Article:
A new study by REL Northwest has found that high school GPA was better than college entrance exam scores at predicting college course grades for recent Alaska high school graduates.
A REL Northwest study of developmental education (remedial, noncredit bearing courses) and college readiness of first-time students at the University of Alaska found that high school grade point average (GPA) was more predictive of students’ success in college English and math courses than SAT, ACT
Education Northwest’s work across several research areas including support for English language learners, college and career readiness, and school improvement will be highlighted at the annual conference of the American Educational Research Association (AERA), April 8–12 in Washington, DC.
In Anchorage, Alaska, a broad partnership called 90% by 2020 has set an ambitious goal. As suggested by its name, the initiative seeks to increase the local graduation rate to 90 percent within the next five years. Better Together, a partnership based in Central Oregon, has a similar mission of
Stakeholder engagement, capacity for research, and use of evidence present some of the biggest challenges and greatest opportunities for researchers and practitioners working together. How two REL Northwest research alliances approach these issues will be the focus of a presentation at the Society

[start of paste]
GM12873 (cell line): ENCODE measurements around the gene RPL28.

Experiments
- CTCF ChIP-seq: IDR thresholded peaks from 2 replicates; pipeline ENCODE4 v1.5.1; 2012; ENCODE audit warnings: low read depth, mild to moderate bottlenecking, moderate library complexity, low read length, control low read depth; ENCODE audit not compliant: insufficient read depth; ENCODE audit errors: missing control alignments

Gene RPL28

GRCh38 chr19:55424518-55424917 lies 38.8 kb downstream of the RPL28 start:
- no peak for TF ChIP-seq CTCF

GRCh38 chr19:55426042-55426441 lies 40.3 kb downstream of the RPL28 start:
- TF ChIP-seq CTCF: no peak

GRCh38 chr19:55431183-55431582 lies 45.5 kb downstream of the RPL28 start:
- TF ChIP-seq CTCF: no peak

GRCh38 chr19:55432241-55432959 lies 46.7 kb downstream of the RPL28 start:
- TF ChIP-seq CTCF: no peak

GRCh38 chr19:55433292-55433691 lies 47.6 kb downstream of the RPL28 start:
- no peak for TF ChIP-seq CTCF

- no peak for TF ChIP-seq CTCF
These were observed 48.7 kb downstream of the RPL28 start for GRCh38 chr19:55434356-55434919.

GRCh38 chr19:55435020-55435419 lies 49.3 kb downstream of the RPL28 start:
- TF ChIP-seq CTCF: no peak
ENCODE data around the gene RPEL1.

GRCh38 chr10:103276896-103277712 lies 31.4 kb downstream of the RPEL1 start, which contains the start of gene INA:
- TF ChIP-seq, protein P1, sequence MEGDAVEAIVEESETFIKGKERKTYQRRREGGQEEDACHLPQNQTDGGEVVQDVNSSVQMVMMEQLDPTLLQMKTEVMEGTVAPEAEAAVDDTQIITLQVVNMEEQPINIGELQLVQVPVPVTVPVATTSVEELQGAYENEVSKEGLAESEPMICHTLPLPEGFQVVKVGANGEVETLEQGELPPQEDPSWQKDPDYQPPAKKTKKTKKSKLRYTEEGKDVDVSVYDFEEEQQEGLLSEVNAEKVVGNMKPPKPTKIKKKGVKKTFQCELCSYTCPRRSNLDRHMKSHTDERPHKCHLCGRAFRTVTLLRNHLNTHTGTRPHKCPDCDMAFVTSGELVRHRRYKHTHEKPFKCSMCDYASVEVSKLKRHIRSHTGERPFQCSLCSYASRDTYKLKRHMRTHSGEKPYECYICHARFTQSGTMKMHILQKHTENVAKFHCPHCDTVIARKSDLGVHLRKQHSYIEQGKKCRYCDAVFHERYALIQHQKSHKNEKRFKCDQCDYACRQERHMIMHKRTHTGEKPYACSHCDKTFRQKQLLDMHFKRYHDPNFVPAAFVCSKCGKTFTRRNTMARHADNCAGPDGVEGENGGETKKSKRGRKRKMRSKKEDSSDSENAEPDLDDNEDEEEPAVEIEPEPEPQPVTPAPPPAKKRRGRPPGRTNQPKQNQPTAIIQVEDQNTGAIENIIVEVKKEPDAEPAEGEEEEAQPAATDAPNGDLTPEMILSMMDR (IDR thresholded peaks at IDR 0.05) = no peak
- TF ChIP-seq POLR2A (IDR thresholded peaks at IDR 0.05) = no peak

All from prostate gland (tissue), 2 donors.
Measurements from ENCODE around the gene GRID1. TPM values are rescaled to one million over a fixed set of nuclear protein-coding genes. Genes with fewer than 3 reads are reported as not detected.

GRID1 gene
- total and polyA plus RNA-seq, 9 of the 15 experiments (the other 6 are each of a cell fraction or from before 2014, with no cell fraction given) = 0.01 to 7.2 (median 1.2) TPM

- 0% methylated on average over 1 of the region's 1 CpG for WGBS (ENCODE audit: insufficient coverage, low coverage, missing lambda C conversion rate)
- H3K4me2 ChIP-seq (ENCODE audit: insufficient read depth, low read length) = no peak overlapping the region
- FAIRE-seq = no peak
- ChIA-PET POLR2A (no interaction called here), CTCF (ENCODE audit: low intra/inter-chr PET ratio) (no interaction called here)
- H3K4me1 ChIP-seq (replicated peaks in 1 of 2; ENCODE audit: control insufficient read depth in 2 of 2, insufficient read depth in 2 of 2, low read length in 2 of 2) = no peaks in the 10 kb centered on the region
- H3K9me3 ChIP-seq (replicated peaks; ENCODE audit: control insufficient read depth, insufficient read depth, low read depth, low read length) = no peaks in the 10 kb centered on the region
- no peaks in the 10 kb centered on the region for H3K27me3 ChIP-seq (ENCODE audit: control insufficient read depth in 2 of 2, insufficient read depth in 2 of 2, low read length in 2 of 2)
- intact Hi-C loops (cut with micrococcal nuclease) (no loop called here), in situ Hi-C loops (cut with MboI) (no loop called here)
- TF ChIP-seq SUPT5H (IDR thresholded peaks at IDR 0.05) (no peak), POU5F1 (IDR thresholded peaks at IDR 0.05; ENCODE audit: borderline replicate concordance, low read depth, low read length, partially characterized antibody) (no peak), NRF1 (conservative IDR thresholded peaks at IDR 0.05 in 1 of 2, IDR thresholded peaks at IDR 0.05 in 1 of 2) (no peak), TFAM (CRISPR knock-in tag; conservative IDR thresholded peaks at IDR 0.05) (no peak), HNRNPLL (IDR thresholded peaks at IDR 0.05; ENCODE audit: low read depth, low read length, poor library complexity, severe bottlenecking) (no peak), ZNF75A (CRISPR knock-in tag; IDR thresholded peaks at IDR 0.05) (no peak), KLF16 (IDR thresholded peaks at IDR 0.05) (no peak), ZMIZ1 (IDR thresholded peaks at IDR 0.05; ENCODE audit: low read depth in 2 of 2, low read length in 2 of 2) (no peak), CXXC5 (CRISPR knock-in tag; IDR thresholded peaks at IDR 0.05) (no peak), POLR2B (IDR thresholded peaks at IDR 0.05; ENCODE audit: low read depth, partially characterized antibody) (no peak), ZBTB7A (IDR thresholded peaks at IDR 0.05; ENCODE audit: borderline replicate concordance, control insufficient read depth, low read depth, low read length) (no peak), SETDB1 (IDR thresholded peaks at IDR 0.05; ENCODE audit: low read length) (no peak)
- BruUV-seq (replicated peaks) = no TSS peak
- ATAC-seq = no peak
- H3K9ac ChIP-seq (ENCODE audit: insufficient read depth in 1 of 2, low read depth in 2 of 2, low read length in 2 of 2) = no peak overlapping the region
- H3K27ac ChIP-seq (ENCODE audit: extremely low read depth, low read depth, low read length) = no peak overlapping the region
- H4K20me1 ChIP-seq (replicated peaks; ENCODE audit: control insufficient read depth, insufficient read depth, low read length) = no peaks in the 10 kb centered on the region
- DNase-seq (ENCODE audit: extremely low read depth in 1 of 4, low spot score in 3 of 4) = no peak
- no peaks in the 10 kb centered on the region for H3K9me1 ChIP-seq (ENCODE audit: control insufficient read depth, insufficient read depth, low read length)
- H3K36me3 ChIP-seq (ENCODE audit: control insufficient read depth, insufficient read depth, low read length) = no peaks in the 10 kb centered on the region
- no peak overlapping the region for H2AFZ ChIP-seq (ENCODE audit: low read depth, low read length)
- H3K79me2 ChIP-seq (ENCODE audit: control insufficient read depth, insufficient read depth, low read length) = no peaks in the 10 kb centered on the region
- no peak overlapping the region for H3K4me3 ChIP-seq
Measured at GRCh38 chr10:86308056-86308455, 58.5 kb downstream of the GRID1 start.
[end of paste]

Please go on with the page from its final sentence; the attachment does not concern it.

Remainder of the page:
Alaska has low rates of high school graduation compared to the national average, and schools are often hard-pressed to support students at risk of dropping out or who have dropped out, especially in remote areas. For those students who do make it to college, upwards of 50 percent enrolling in the
Resources from a REL Northwest webinar held June 17, 2014. In this webinar, Education Northwest staff members addressed requirements for rigorous evaluations for GEAR UP.
Alaska students follow 14,000 different pathways after high school, according to a preliminary analysis of graduation, college enrollment, and employment data. That’s one of the early findings of a study conducted by the Alaska Department of Education & Early Development and the state’s
How suspension and expulsion rates vary in a group of Oregon school districts and how students of color may be affected by those differences is just one of the topics that REL Northwest researchers are delving into in the coming months. Seven studies are now underway by REL Northwest research
What does postsecondary success mean in Alaska? More than 30 Alaska State Policy Research Alliance (ASPRA) members, education policymakers, and other stakeholders gathered in Anchorage earlier this month to delve into this topic and break ground on a statewide indicator system for monitoring
What makes a research alliance successful? How can researchers and practitioners work together to make an impact? To explore those questions, Education Northwest hosted the first REL Northwest Research Alliance Forum at our headquarters in Portland, Oregon, on April 25, 2013. The event brought